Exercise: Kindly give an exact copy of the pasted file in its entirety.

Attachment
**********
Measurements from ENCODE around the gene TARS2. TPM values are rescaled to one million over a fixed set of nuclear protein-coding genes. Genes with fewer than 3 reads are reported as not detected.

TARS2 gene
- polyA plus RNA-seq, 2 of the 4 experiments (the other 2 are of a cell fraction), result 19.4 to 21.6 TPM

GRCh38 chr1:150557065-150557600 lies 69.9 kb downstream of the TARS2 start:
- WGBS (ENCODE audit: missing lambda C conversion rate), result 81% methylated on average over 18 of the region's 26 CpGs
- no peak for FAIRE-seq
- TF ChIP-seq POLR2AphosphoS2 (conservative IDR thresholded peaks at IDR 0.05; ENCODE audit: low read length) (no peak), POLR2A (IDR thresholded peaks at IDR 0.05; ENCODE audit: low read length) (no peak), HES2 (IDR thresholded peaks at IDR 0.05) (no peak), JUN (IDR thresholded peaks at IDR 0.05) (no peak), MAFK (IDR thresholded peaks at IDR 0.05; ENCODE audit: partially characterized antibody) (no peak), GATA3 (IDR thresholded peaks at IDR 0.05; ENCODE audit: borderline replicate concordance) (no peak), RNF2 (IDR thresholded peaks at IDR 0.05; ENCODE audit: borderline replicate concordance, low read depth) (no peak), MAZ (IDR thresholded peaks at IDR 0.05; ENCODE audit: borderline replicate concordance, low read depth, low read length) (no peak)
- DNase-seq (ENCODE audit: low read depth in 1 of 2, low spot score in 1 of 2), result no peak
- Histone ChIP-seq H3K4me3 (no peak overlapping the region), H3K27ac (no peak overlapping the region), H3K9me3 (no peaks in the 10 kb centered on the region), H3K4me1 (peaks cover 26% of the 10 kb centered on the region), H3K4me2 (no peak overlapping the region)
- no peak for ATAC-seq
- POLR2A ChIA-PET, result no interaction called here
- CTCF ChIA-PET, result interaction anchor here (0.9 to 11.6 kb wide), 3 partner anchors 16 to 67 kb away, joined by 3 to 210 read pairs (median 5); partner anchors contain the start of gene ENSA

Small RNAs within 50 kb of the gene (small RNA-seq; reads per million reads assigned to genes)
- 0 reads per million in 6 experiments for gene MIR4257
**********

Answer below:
Measurements from ENCODE around the gene TARS2. TPM values are rescaled to one million over a fixed set of nuclear protein-coding genes. Genes with fewer than 3 reads are reported as not detected.

TARS2 gene
- polyA plus RNA-seq, 2 of the 4 experiments (the other 2 are of a cell fraction), result 19.4 to 21.6 TPM

GRCh38 chr1:150557065-150557600 lies 69.9 kb downstream of the TARS2 start:
- WGBS (ENCODE audit: missing lambda C conversion rate), result 81% methylated on average over 18 of the region's 26 CpGs
- no peak for FAIRE-seq
- TF ChIP-seq POLR2AphosphoS2 (conservative IDR thresholded peaks at IDR 0.05; ENCODE audit: low read length) (no peak), POLR2A (IDR thresholded peaks at IDR 0.05; ENCODE audit: low read length) (no peak), HES2 (IDR thresholded peaks at IDR 0.05) (no peak), JUN (IDR thresholded peaks at IDR 0.05) (no peak), MAFK (IDR thresholded peaks at IDR 0.05; ENCODE audit: partially characterized antibody) (no peak), GATA3 (IDR thresholded peaks at IDR 0.05; ENCODE audit: borderline replicate concordance) (no peak), RNF2 (IDR thresholded peaks at IDR 0.05; ENCODE audit: borderline replicate concordance, low read depth) (no peak), MAZ (IDR thresholded peaks at IDR 0.05; ENCODE audit: borderline replicate concordance, low read depth, low read length) (no peak)
- DNase-seq (ENCODE audit: low read depth in 1 of 2, low spot score in 1 of 2), result no peak
- Histone ChIP-seq H3K4me3 (no peak overlapping the region), H3K27ac (no peak overlapping the region), H3K9me3 (no peaks in the 10 kb centered on the region), H3K4me1 (peaks cover 26% of the 10 kb centered on the region), H3K4me2 (no peak overlapping the region)
- no peak for ATAC-seq
- POLR2A ChIA-PET, result no interaction called here
- CTCF ChIA-PET, result interaction anchor here (0.9 to 11.6 kb wide), 3 partner anchors 16 to 67 kb away, joined by 3 to 210 read pairs (median 5); partner anchors contain the start of gene ENSA

Small RNAs within 50 kb of the gene (small RNA-seq; reads per million reads assigned to genes)
- 0 reads per million in 6 experiments for gene MIR4257